License reinstated to NKY restaurant that defied governor’s pandemic order, lawyer says
Beans Cafe & Bakery in Dry Ridge and Hebron refused to comply with the recent ban on indoor dining.
DRY RIDGE, Ky. (FOX19) - The food service license has been reinstated for a Northern Kentucky restaurant that refused to stop in-person dining in late November.
Criminal charges are still pending, however, against the owner of Beans Cafe & Bakery, Richard Hayhoe, according to his attorney, Chris Wiest.
“One down, One to go!” reads one of Beans’ latest Facebook posts.
“I’m very pleased to report that Beans has received back its confiscated Food Permit and we are now ‘legally’ allowed to resume our livelihood and that of our staff! Praise God!”
Beans, with locations in Dry Ridge and Hebron, remained open last month despite Gov. Andy Beshear’s order halting in-person dining at all Kentucky restaurants due to what he described as a “wildfire”-like surge of COVID-19.”
The Northern Kentucky Health District suspended the restaurant’s food license and ordered it to cease operations.
Beans kept serving, so the matter was referred to the Grant County Attorney’s Office, per NKYHD protocol.
The statewide ban on indoor dining expired as intended Dec. 14.
The surge that prompted it has since plateaued, according to several metrics.
Gov. Beshear and state health leaders credited the order for Kentucky’s recent success in the pandemic, where case surges in most other states, including all of Kentucky’s neighbors such as Ohio, have persisted into December.
Kentucky is reportedly the only state in the country where fewer ICU beds are in current use than were in use three months ago.
In a statement to FOX19 NOW, Dr. Lynne Saddler, the director of the Northern Kentucky Health Department, said the decision to reinstate Beans’ license is based on a determination by the Kentucky Department for Public Health that the permits could be re-instated since Beshear’s order expired.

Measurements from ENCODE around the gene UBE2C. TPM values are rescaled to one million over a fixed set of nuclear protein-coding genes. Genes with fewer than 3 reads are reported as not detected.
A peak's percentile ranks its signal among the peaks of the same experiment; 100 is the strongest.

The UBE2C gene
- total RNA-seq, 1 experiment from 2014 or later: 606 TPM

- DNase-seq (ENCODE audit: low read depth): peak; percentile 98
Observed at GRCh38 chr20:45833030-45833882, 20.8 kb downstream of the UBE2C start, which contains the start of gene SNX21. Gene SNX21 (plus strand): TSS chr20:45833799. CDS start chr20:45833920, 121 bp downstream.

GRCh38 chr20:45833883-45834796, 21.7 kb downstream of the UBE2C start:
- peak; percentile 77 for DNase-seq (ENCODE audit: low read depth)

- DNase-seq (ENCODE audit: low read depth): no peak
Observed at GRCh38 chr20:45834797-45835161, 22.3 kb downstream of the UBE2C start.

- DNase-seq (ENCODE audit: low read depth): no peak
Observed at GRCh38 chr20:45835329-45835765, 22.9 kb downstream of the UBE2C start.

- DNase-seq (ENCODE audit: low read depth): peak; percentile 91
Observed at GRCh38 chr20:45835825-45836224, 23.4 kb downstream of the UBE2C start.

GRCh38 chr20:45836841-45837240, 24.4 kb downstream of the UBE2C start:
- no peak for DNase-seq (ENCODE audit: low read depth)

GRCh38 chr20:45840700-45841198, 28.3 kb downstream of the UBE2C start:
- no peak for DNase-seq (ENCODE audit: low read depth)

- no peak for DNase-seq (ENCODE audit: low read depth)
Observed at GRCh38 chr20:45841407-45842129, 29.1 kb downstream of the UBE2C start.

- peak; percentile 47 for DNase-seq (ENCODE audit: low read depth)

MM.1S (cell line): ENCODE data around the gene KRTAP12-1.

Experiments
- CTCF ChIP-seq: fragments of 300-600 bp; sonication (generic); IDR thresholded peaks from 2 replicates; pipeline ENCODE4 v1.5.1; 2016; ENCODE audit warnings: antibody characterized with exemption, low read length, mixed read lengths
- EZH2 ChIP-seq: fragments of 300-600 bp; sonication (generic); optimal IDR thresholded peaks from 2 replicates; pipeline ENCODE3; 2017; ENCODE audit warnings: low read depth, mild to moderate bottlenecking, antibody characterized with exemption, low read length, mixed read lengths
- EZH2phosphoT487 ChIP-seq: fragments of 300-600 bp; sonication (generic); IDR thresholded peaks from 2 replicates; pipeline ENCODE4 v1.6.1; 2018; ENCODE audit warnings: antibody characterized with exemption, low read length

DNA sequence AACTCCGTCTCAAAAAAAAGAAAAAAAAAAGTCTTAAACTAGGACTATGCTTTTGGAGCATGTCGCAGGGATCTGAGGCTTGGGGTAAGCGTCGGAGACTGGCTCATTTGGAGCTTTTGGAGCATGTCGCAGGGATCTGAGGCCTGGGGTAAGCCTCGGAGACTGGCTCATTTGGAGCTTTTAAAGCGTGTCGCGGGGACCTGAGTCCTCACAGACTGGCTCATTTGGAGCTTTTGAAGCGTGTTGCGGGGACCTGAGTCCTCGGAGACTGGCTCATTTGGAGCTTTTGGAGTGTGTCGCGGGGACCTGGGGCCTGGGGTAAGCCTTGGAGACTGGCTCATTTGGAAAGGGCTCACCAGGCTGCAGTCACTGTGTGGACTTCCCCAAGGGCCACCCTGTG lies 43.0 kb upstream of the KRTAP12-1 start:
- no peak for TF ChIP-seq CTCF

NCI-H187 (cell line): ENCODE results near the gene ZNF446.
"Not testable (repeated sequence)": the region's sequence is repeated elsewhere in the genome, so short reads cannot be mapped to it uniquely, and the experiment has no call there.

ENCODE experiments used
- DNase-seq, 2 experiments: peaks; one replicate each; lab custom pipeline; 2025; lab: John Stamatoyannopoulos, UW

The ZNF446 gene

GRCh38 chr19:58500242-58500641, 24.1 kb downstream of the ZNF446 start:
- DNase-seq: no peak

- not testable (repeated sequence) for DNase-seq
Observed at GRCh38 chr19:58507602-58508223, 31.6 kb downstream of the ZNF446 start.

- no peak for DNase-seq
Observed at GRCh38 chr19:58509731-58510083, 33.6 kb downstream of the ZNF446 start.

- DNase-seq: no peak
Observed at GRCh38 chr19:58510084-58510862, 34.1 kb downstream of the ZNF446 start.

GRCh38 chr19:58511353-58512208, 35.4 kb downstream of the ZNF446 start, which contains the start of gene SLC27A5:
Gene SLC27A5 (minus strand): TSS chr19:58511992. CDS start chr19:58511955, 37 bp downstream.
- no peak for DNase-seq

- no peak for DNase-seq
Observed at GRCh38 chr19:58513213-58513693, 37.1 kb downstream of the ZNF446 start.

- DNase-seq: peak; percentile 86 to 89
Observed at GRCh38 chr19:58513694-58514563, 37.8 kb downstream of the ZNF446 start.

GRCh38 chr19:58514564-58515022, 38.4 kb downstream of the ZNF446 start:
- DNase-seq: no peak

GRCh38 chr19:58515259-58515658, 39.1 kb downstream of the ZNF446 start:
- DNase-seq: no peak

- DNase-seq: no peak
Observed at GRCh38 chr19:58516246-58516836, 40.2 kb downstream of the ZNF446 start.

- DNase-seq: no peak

“NKY Health took the required steps in consultation with the Kentucky Department for Public Health to enforce compliance with Governor Beshear’s Executive Order. We will continue to address complaints from the public and establishments concerned about activities that can cause the spread of COVID in our communities.”
Criminal charges were announced last week against Beans’ owner. The Grant County Sheriff’s Office served Hayhoe with the criminal complaint summons at Hayhoe’s home, his attorney has told FOX19 NOW.
The documents informed Hayhoe he faces two misdemeanor counts of operating a restaurant without a permit, one in Grant County and another in Boone County.
Hayhoe wrote in a Facebook post: “Chris Wiest and I will go to court anytime to keep employees working in an inspected, hygienic dining room just before Christmas!”
Beans and Bakery was one of several Northern Kentucky businesses to sue Beshear and the health district over the summer, claiming the governor’s statewide pandemic orders were illegitimate.
The Kentucky Supreme Court ruled against the restaurant and its fellow plaintiffs Nov. 12.
According to WKYT, a Lexington coffee shop that also continued indoor dining despite the governor’s order suffered a similar loss of license.
A judge granted a temporary restraining order against the coffee shop, Brewed, on Dec. 1.
The shop’s license was subsequently reinstated, and, as of last week it was back open serving food and drinks.
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